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Discussion Starter · #1 ·
I'm in the process of removing the frames from my dead hive and putting them in the freezer for a few days to kill wax moth eggs, etc. Do I have to keep the frames of honey in the freezer until I am ready to use them w/new bees, or can I place them back into the deep/medium boxes and store in trash bags at room temp until I need them? Wasn't sure how the honey would do after being allowed to thaw.
Thanks, Dave
 

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an Indiana Dave snip..
Do I have to keep the frames of honey in the freezer until I am ready to use them w/new bees, or can I place them back into the deep/medium boxes and store in trash bags at room temp until I need them?

tecumseh:
if you expect to use them fairly quickly then either choice should work fine. generally the idea behind freezing is to eliminate wax moth (generally the egg stage).
 

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Discussion Starter · #4 ·
Man, you guys are on it!!!
I put them in there to kill wax moth eggs primarily. Had moths in my maple sap buckets a coupla weeks ago when we were making syrup, so I figured I probably oughta. I don't anticipate using the frames of honey until late April or early May so it sounds like I might as well leave them in the freezer until then. I guess I can remove the drawn out frames with NO honey to make room for frames with honey.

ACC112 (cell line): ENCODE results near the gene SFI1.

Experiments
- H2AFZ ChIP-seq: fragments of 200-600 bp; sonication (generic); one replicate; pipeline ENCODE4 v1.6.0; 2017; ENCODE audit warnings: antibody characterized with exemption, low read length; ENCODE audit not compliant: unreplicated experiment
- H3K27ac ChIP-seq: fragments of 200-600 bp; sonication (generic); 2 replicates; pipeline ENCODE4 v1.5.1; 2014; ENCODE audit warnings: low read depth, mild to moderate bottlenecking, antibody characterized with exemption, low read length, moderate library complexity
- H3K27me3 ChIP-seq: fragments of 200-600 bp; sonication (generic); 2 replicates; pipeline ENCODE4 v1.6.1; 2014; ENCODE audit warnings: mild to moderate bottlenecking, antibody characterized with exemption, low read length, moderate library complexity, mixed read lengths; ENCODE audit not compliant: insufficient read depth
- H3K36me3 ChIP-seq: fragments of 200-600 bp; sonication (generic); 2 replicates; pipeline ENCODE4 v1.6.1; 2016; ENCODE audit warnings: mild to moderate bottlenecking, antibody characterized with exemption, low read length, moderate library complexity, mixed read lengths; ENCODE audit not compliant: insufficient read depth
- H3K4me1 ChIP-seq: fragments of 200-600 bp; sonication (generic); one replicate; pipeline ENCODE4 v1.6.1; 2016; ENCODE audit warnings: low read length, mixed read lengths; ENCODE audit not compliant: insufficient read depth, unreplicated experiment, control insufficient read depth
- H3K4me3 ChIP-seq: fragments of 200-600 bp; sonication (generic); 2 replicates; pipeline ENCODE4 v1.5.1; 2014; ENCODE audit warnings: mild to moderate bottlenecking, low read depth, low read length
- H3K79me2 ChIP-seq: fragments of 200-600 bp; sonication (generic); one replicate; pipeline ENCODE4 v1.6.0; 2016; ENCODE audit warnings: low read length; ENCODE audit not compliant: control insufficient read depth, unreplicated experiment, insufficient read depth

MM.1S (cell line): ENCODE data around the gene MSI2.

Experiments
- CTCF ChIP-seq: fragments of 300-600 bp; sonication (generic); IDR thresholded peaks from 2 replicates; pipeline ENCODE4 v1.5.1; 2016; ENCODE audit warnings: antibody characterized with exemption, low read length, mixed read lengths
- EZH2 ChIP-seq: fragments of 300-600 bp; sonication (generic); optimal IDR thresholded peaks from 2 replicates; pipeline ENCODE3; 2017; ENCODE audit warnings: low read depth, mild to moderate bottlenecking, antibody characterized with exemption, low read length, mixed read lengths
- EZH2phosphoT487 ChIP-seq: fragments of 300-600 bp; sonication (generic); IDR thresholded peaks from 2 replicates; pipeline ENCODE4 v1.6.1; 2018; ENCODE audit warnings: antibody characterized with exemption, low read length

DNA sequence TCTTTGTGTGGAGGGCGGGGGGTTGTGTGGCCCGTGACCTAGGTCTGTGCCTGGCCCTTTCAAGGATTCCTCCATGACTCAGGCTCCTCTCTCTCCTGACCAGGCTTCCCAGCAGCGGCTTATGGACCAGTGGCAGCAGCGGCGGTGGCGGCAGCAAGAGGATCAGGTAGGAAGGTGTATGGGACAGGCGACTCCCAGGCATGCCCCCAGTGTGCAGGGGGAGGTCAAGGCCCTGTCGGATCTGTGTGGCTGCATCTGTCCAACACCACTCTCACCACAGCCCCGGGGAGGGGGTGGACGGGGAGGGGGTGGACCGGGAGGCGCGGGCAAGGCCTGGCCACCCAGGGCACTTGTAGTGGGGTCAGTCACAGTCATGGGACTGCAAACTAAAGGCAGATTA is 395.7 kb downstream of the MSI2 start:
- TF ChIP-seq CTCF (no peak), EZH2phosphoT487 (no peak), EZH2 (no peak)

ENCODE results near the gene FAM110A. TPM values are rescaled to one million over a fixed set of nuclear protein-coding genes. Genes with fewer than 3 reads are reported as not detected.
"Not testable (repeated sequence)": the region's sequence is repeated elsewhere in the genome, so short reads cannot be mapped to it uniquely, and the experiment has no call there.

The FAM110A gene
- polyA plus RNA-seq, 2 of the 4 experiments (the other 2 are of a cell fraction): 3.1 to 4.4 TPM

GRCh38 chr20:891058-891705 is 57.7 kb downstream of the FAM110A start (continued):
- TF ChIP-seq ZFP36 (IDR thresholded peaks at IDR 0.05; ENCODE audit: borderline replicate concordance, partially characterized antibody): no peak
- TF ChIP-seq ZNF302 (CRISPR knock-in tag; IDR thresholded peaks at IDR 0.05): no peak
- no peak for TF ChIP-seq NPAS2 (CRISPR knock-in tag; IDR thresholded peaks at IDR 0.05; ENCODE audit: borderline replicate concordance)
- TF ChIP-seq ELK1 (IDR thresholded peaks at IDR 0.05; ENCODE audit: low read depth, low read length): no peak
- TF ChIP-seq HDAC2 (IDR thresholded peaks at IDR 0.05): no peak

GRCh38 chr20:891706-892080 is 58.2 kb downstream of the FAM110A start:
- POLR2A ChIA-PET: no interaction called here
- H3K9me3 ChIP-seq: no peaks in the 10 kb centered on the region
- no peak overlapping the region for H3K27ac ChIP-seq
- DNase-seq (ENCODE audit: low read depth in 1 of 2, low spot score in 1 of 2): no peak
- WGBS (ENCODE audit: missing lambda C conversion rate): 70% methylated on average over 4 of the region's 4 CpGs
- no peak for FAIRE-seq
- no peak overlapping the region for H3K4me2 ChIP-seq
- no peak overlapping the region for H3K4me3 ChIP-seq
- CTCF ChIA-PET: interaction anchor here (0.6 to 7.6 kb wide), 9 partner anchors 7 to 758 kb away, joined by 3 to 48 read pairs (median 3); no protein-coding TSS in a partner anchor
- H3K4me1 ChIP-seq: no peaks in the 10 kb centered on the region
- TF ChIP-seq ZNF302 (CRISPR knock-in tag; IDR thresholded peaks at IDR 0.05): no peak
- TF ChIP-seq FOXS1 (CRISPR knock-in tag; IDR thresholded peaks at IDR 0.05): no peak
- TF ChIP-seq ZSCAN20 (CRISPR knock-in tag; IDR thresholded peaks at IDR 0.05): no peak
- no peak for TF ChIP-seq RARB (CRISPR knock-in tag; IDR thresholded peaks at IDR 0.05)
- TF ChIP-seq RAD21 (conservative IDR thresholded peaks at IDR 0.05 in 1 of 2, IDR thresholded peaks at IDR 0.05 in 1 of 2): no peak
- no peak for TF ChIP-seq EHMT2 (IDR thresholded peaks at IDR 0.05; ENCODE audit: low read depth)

You guys are great!
 

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Just keep in mind that any empty comb that has had brood in it will be quickly attacked by moths if they can get to it.
 

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Since we had below freezing temps for much of our winter here in Indiana, the need to put frames in the freezer is neglible. Also, wax moths aren't typically a problem in early spring. I leave my deadouts outside and don't do anything other than some general clean up. They will be fine until you put new bees in them in a month or two.
 

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indypartridge said:
Since we had below freezing temps for much of our winter here in Indiana, the need to put frames in the freezer is neglible. Also, wax moths aren't typically a problem in early spring. I leave my deadouts outside and don't do anything other than some general clean up. They will be fine until you put new bees in them in a month or two.
Another northern (politically correct :D ) advantage. I have moths year round, thus, I always think of protecting against them.
 
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